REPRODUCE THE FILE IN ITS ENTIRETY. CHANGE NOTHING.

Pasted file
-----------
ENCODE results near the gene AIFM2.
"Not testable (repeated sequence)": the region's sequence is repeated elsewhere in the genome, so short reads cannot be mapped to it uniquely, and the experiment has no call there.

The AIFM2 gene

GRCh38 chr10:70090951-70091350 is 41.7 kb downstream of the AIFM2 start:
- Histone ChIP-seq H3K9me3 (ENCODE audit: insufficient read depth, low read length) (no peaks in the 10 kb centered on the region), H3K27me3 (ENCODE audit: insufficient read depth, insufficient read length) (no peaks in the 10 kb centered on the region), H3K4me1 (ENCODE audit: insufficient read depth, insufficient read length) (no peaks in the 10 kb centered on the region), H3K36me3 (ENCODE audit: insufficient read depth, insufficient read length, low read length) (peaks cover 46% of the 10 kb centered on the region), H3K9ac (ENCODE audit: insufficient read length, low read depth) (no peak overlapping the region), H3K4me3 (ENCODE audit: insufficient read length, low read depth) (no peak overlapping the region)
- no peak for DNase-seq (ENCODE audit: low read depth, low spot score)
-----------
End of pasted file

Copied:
ENCODE results near the gene AIFM2.
"Not testable (repeated sequence)": the region's sequence is repeated elsewhere in the genome, so short reads cannot be mapped to it uniquely, and the experiment has no call there.

The AIFM2 gene

GRCh38 chr10:70090951-70091350 is 41.7 kb downstream of the AIFM2 start:
- Histone ChIP-seq H3K9me3 (ENCODE audit: insufficient read depth, low read length) (no peaks in the 10 kb centered on the region), H3K27me3 (ENCODE audit: insufficient read depth, insufficient read length) (no peaks in the 10 kb centered on the region), H3K4me1 (ENCODE audit: insufficient read depth, insufficient read length) (no peaks in the 10 kb centered on the region), H3K36me3 (ENCODE audit: insufficient read depth, insufficient read length, low read length) (peaks cover 46% of the 10 kb centered on the region), H3K9ac (ENCODE audit: insufficient read length, low read depth) (no peak overlapping the region), H3K4me3 (ENCODE audit: insufficient read length, low read depth) (no peak overlapping the region)
- no peak for DNase-seq (ENCODE audit: low read depth, low spot score)